University of Missouri - Columbia.
Back to Story Archive
Posted 12.07.05

Longer Holiday Season Benefits Retailers, MU Study Finds

COLUMBIA, Mo. -- The day after Thanksgiving, Black Friday, marked the beginning of the Christmas shopping season. Media speculate every year whether the length of the shopping season, which varies from 26 to 32 days, has an effect on sales. A new study by a University of Missouri-Columbia researcher confirmed the popular belief that people spend more on Christmas shopping when there are more days between Thanksgiving and Christmas.

Emek Basker, assistant professor of economics at Mizzou, found that for every additional shopping day between Thanksgiving and Christmas, consumers spend an extra 3.5 percent on holiday purchases, which accounts for approximately $6.50 per additional day.

Related Links

Economics Letters

"News stories typically argue that shorter shopping seasons reduce consumers' opportunities to make 'impulse' purchases, affecting purchases of both gifts and items of personal consumption," Basker said. "Our research confirms this speculation."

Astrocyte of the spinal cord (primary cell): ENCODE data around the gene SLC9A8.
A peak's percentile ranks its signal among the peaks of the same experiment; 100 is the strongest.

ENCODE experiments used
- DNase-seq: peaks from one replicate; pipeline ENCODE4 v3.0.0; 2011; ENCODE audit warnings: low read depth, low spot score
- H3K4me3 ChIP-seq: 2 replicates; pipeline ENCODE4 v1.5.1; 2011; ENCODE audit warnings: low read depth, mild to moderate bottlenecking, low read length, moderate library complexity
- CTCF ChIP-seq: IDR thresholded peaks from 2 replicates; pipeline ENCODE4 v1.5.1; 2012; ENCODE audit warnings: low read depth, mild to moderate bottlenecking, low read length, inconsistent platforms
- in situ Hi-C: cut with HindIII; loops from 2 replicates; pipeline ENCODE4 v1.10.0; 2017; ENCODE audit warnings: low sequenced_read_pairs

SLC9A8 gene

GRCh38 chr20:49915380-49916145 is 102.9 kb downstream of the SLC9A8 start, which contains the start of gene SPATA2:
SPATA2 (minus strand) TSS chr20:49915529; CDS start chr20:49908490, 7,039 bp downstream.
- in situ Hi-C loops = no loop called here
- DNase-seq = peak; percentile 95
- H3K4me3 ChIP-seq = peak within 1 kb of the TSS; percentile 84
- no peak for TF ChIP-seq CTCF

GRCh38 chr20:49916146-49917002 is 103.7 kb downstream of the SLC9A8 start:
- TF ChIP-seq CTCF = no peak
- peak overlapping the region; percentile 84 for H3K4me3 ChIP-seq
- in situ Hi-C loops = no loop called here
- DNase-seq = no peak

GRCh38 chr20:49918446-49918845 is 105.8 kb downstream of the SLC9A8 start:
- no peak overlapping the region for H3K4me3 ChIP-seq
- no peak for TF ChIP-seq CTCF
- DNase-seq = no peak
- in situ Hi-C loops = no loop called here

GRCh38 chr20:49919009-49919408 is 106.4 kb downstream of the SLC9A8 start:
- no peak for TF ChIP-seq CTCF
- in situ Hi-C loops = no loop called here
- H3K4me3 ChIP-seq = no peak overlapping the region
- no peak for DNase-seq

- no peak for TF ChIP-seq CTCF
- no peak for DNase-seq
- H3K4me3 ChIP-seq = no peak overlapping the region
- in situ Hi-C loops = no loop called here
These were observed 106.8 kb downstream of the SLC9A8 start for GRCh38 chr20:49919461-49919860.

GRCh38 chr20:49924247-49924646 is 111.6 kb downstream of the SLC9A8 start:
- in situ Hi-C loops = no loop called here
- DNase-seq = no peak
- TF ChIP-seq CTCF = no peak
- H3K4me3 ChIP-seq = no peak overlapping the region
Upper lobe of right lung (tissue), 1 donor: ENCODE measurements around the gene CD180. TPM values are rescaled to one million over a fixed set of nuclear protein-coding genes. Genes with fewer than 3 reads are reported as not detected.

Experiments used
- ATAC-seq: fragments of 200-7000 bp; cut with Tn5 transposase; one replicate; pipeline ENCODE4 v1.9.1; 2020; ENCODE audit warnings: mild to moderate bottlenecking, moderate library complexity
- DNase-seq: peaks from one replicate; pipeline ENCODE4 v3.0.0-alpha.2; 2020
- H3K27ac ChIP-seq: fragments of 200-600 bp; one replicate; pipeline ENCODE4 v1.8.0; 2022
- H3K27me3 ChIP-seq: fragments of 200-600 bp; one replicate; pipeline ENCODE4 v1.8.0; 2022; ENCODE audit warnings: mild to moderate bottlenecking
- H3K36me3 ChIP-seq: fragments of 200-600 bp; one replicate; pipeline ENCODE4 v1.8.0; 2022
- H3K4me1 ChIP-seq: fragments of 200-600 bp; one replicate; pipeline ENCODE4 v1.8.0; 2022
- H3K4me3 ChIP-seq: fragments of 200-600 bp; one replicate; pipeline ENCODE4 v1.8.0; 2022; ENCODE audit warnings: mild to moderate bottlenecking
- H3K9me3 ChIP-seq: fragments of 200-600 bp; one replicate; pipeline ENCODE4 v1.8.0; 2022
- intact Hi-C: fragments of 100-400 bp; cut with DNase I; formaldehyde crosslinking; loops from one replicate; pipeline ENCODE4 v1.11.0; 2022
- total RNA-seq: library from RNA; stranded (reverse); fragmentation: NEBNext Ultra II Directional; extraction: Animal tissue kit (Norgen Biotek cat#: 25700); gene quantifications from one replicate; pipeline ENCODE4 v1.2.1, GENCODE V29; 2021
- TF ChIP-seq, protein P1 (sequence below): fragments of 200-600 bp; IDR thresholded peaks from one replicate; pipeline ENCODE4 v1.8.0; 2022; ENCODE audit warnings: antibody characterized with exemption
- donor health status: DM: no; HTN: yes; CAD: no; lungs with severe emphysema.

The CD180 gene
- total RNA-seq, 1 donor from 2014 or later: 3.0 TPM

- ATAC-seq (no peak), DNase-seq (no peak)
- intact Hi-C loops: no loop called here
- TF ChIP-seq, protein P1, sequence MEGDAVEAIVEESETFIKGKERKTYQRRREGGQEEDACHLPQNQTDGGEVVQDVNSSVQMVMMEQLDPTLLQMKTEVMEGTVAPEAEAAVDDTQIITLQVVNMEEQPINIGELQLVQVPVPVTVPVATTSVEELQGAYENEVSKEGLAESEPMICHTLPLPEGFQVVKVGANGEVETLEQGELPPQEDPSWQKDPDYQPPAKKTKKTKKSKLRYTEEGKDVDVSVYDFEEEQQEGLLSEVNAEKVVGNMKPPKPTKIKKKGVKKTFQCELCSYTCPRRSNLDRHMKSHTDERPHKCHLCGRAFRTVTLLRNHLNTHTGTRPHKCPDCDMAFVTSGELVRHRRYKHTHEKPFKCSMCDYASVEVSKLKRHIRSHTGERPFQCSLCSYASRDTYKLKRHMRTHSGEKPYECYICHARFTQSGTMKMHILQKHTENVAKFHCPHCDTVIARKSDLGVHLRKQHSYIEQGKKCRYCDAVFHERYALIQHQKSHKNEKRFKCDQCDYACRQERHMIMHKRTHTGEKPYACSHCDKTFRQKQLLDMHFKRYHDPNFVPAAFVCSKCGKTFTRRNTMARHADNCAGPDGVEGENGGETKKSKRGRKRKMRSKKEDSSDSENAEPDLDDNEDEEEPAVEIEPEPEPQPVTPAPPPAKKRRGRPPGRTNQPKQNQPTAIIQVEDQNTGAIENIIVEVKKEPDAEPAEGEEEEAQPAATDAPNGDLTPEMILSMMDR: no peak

Based on data from the U.S. Census Bureau's Monthly Retail Trade Survey, which covers more than 10,000 retail businesses each month, Basker looked at Christmas season sales from 1967 to 2000. She found that people generally spent more when they had 32 shopping days between Thanksgiving and Christmas than in years when there were only 26 days between the two holidays.

Sales increased in the categories of apparel, sporting goods, furniture, hardware, jewelry, drugstore merchandise and general merchandise among others. Electronics had a particularly large jump in sales, with a 5 percent increase. However, both food and liquor sales were the same no matter the length of the shopping season.

Basker's study will be published in the December issue of the journal Economics Letters.



MU News Bureau: